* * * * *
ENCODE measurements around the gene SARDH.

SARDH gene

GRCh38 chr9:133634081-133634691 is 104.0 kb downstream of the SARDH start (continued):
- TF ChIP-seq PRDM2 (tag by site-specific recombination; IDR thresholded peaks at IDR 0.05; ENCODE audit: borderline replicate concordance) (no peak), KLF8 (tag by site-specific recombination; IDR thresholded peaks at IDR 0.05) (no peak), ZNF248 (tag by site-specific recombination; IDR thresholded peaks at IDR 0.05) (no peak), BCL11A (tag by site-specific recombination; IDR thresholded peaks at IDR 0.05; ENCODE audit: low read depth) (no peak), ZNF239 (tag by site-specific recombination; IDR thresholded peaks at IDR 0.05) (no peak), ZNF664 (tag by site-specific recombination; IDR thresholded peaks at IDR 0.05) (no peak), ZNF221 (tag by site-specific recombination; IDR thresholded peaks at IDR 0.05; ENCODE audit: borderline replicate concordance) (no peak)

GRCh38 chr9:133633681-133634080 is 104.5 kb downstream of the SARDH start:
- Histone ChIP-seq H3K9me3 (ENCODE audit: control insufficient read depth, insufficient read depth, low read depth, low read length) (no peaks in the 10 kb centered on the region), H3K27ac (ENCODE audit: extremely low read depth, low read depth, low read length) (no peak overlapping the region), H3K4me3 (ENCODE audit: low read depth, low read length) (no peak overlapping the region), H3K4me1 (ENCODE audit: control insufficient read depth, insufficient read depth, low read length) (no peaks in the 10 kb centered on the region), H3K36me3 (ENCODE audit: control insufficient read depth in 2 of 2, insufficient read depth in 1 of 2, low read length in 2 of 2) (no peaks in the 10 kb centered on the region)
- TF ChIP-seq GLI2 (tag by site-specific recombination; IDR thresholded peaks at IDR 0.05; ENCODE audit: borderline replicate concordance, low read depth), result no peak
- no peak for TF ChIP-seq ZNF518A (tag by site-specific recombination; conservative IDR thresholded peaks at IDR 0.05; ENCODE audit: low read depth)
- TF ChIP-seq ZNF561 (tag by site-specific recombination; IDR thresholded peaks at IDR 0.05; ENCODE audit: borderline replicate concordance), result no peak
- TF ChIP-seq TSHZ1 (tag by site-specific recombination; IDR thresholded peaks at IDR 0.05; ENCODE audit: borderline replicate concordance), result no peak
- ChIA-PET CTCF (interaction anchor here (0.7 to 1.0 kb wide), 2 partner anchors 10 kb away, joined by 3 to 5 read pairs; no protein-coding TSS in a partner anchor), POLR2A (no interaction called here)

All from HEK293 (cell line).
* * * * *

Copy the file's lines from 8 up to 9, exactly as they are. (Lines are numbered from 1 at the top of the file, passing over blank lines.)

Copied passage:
- no peak for TF ChIP-seq ZNF518A (tag by site-specific recombination; conservative IDR thresholded peaks at IDR 0.05; ENCODE audit: low read depth)
- TF ChIP-seq ZNF561 (tag by site-specific recombination; IDR thresholded peaks at IDR 0.05; ENCODE audit: borderline replicate concordance), result no peak